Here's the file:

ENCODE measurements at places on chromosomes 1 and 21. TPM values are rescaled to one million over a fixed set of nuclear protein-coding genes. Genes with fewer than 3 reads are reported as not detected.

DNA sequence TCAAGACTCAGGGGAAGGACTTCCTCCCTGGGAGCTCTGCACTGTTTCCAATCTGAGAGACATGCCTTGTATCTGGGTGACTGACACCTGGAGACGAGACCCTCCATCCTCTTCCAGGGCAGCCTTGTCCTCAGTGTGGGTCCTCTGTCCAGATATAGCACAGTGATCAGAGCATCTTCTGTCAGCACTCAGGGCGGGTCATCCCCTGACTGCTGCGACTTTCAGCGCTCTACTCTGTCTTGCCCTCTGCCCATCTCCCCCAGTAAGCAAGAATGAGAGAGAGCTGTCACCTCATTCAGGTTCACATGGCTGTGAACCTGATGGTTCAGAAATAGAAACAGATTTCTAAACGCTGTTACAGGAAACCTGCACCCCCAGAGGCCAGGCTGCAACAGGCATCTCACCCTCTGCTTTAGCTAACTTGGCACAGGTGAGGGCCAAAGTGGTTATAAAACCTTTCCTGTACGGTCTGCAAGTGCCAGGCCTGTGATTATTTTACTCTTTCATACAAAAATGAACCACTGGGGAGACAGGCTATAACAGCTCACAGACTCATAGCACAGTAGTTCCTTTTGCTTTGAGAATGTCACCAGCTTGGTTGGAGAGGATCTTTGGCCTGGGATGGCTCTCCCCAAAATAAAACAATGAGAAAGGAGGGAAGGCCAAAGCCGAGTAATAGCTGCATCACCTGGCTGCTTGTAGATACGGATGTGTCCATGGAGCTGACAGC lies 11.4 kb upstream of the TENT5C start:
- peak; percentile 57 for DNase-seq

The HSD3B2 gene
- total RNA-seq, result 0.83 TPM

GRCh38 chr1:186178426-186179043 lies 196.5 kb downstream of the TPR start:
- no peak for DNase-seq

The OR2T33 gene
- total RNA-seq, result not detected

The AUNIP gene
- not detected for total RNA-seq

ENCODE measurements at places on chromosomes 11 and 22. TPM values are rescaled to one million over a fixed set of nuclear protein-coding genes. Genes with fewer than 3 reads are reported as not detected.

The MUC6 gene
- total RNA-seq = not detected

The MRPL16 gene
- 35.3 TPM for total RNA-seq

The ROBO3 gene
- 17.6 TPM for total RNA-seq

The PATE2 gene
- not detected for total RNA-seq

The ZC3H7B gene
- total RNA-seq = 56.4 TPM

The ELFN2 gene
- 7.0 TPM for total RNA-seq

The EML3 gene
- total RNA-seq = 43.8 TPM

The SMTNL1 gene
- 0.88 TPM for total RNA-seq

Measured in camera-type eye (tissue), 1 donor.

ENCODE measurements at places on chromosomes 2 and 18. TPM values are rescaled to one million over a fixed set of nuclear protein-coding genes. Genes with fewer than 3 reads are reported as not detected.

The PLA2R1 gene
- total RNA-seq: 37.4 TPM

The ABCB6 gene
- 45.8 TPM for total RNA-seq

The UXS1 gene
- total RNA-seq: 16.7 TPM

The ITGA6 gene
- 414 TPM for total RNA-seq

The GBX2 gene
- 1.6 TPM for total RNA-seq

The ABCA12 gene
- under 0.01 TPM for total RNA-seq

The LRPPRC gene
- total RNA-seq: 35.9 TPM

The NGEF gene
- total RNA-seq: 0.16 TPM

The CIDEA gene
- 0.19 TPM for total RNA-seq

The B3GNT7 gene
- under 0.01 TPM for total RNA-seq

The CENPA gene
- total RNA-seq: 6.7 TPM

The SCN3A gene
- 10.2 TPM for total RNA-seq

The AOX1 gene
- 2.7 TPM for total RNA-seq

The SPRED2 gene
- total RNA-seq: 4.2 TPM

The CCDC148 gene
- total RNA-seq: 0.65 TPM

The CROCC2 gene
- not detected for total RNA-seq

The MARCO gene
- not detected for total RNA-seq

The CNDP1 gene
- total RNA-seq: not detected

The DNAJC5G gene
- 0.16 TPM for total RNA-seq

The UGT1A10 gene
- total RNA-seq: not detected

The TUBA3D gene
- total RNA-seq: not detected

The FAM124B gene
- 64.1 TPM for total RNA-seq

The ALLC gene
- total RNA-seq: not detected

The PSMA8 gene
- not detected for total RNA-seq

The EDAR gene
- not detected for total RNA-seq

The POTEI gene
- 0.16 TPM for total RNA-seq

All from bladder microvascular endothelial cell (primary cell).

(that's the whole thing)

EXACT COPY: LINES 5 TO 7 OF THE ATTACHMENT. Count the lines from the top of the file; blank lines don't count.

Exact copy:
- total RNA-seq, result 0.83 TPM

GRCh38 chr1:186178426-186179043 lies 196.5 kb downstream of the TPR start:
- no peak for DNase-seq